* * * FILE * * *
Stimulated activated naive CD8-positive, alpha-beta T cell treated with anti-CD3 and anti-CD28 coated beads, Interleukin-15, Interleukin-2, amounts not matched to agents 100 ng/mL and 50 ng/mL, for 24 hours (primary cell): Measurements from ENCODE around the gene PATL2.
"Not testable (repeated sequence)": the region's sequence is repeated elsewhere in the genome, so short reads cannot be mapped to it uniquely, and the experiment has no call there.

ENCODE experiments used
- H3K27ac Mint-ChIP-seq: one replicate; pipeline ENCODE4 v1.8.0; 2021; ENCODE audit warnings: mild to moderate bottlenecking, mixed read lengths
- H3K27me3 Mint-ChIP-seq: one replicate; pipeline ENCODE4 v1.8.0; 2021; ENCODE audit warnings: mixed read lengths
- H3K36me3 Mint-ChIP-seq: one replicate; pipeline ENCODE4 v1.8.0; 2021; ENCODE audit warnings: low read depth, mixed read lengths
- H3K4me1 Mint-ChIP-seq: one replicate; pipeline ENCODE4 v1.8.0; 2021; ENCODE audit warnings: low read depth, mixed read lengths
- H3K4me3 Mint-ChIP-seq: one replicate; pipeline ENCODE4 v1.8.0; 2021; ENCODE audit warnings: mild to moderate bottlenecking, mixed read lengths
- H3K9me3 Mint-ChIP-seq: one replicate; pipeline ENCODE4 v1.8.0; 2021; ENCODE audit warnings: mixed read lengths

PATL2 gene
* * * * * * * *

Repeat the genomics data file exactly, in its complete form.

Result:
Stimulated activated naive CD8-positive, alpha-beta T cell treated with anti-CD3 and anti-CD28 coated beads, Interleukin-15, Interleukin-2, amounts not matched to agents 100 ng/mL and 50 ng/mL, for 24 hours (primary cell): Measurements from ENCODE around the gene PATL2.
"Not testable (repeated sequence)": the region's sequence is repeated elsewhere in the genome, so short reads cannot be mapped to it uniquely, and the experiment has no call there.

ENCODE experiments used
- H3K27ac Mint-ChIP-seq: one replicate; pipeline ENCODE4 v1.8.0; 2021; ENCODE audit warnings: mild to moderate bottlenecking, mixed read lengths
- H3K27me3 Mint-ChIP-seq: one replicate; pipeline ENCODE4 v1.8.0; 2021; ENCODE audit warnings: mixed read lengths
- H3K36me3 Mint-ChIP-seq: one replicate; pipeline ENCODE4 v1.8.0; 2021; ENCODE audit warnings: low read depth, mixed read lengths
- H3K4me1 Mint-ChIP-seq: one replicate; pipeline ENCODE4 v1.8.0; 2021; ENCODE audit warnings: low read depth, mixed read lengths
- H3K4me3 Mint-ChIP-seq: one replicate; pipeline ENCODE4 v1.8.0; 2021; ENCODE audit warnings: mild to moderate bottlenecking, mixed read lengths
- H3K9me3 Mint-ChIP-seq: one replicate; pipeline ENCODE4 v1.8.0; 2021; ENCODE audit warnings: mixed read lengths

PATL2 gene